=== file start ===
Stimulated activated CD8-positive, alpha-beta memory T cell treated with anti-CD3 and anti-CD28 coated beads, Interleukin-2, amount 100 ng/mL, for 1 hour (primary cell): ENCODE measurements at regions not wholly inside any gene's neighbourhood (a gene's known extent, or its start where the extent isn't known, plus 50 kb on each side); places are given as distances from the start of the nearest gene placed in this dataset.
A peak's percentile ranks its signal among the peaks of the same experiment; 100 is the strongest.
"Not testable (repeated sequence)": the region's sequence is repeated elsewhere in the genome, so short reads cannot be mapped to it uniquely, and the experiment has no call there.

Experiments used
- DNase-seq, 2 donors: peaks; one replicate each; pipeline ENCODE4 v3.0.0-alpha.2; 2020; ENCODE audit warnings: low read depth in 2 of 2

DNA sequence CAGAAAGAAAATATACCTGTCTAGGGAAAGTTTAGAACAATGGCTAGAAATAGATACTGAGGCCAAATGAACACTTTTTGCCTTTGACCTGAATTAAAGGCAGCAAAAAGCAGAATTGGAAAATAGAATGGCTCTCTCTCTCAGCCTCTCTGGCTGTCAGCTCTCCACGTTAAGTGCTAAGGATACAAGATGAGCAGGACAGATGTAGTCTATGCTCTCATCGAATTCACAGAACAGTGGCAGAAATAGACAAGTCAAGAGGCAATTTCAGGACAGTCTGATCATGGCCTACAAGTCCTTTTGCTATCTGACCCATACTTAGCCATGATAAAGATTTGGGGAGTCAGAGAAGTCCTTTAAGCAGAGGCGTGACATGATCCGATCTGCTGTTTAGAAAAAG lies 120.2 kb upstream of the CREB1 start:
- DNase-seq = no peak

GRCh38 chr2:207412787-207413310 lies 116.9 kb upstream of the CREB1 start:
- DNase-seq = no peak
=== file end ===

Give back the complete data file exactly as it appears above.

Stimulated activated CD8-positive, alpha-beta memory T cell treated with anti-CD3 and anti-CD28 coated beads, Interleukin-2, amount 100 ng/mL, for 1 hour (primary cell): ENCODE measurements at regions not wholly inside any gene's neighbourhood (a gene's known extent, or its start where the extent isn't known, plus 50 kb on each side); places are given as distances from the start of the nearest gene placed in this dataset.
A peak's percentile ranks its signal among the peaks of the same experiment; 100 is the strongest.
"Not testable (repeated sequence)": the region's sequence is repeated elsewhere in the genome, so short reads cannot be mapped to it uniquely, and the experiment has no call there.

Experiments used
- DNase-seq, 2 donors: peaks; one replicate each; pipeline ENCODE4 v3.0.0-alpha.2; 2020; ENCODE audit warnings: low read depth in 2 of 2

DNA sequence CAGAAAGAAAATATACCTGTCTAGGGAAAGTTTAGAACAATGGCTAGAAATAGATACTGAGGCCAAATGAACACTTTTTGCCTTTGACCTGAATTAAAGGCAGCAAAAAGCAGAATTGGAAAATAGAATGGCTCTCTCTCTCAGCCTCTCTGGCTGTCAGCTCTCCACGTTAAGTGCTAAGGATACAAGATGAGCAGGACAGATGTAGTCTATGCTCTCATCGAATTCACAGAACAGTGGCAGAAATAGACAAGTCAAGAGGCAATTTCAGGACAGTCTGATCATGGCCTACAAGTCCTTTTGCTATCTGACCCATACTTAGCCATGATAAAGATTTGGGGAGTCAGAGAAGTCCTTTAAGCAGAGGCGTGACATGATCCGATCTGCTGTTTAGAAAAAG lies 120.2 kb upstream of the CREB1 start:
- DNase-seq = no peak

GRCh38 chr2:207412787-207413310 lies 116.9 kb upstream of the CREB1 start:
- DNase-seq = no peak